Sponsored by American Institute of Archaeology
AIA Society Event: Southwest TX (San Antonio)
Thursday, January 2, 2014 - Sunday, January 5, 2014
AIA Annual Meeting 2014
Pre-Roman Italy: Art, Architecture and Ritual in Its Ancient Mediterranean Setting
Dr. Ilaria Battiloro, Mt. Allison University and Dr. Kimberly S. Busby, Angelo State University
The investigation of cult places and religious practices is a unique approach to understanding larger issues of cultural continuity and change. The role that religion has always played within the ancient cultures gives us the measure of the importance of this sphere for our understanding of past societies. Lato sensu, the way in which people conceived the cult place and identified themselves in religious beliefs and worships can be imagined as very similar to what happens in the modern world, where often a peoples’ identity is “embodied” in the affiliation to a precise religious faith, and – at the local level – a community finds collective self-expression in a specific church (the neighborhood church, for example). As major thinkers such as Vico, Marx and Engels, Gramsci and Durkheim argue, religion and religious belief can be considered an extension of the character of society, with its social function and implications for daily life. The features of each respective religious manifestation of a particular ethnicity or community must be considered according to changes within space, time and culture. Hence, religion is the reflection of the society itself and often may be found at the crossroads of ideological positions.
Cult places and manifestations of the sacred represent a privileged terrain of study to explore and define the communities of pre-Roman Italy. The interpretative analysis of archaeological documentation regarding cult places and ritual practices in pre-Roman Italy can be developed on different levels. For example, the study can be directed to architecture and spatial organization of cult places, in order to reconstruct how sanctuaries were conceived and therefore shaped by those people who built, frequented, and finally abandoned them. Other researches may privilege the systems of votive offerings and cultic practices, which may involve a social and economic analysis of the communities that participated in religious activities, a reconstruction of ancient beliefs and the physiognomy of deities.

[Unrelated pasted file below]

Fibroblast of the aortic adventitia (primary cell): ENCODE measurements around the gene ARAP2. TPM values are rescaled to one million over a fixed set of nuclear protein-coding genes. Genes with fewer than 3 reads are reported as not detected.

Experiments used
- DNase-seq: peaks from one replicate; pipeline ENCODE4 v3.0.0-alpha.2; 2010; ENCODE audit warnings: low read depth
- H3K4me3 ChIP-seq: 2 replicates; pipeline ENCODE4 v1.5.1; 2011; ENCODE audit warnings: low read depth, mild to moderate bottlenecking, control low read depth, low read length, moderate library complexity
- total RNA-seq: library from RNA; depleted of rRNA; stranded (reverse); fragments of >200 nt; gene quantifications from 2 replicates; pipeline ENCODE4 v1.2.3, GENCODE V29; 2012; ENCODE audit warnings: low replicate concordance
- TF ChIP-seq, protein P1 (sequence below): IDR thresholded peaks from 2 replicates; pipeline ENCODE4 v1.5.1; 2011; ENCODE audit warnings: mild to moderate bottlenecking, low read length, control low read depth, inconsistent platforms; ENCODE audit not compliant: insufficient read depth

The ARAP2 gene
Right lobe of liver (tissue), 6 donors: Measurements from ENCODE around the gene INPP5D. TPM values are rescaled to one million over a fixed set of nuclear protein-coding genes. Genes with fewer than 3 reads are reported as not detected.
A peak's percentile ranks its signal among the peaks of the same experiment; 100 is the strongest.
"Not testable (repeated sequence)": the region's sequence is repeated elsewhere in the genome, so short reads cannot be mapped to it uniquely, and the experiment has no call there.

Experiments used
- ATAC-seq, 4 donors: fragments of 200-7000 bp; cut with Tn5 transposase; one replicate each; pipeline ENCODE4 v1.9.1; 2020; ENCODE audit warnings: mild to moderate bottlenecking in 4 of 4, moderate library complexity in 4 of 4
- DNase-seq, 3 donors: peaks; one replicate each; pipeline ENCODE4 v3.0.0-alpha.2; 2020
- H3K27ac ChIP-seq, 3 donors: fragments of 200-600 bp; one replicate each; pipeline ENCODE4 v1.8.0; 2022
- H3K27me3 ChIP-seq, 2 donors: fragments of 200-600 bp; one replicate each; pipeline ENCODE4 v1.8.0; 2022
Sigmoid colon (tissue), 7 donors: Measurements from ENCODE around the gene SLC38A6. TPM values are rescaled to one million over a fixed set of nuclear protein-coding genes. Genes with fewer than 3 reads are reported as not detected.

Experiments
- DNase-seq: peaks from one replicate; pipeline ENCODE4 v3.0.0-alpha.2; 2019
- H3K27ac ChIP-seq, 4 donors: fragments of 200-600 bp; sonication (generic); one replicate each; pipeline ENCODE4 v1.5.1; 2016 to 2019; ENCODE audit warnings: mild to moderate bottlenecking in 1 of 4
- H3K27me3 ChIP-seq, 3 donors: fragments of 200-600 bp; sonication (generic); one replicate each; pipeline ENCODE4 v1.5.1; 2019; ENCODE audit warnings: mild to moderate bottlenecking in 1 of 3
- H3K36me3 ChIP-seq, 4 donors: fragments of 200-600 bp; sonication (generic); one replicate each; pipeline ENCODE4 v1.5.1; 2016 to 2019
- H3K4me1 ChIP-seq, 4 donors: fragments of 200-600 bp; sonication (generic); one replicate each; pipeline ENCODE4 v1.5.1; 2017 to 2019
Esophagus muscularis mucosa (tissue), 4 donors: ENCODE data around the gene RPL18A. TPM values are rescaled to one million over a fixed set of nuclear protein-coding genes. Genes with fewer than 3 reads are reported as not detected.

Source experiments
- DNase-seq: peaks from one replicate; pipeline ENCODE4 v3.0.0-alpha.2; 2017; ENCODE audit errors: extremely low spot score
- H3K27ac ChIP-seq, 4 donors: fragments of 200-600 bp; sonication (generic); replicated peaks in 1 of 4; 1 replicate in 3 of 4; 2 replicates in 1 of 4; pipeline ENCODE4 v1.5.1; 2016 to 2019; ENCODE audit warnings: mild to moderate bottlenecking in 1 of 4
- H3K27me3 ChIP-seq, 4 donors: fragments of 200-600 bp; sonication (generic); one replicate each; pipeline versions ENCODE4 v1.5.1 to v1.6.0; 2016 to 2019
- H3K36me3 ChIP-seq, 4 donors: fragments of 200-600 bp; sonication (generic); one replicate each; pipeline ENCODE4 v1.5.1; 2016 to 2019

We invite you to submit an abstract for this colloquium that explores different aspects of cult places and ritual in pre-Roman Italy as reflection of past societies. Archaeological, iconographic and in some instances, literary evidence informs the different approaches to potential themes which could include (but are not limited to) spatial organization of cult places, role of cult place in settlement organization, systems of votive offerings, reconstruction of worshipped deities and their sphere of competence. Please send a 200 word abstract to the co-organizers, email@example.com and firstname.lastname@example.org, of the proposed colloquium at the 115th Archaeological Institute of America Annual Meeting in Chicago, January 2-5, 2014, by Friday, February 1, 2013.
Kimberly S. Busby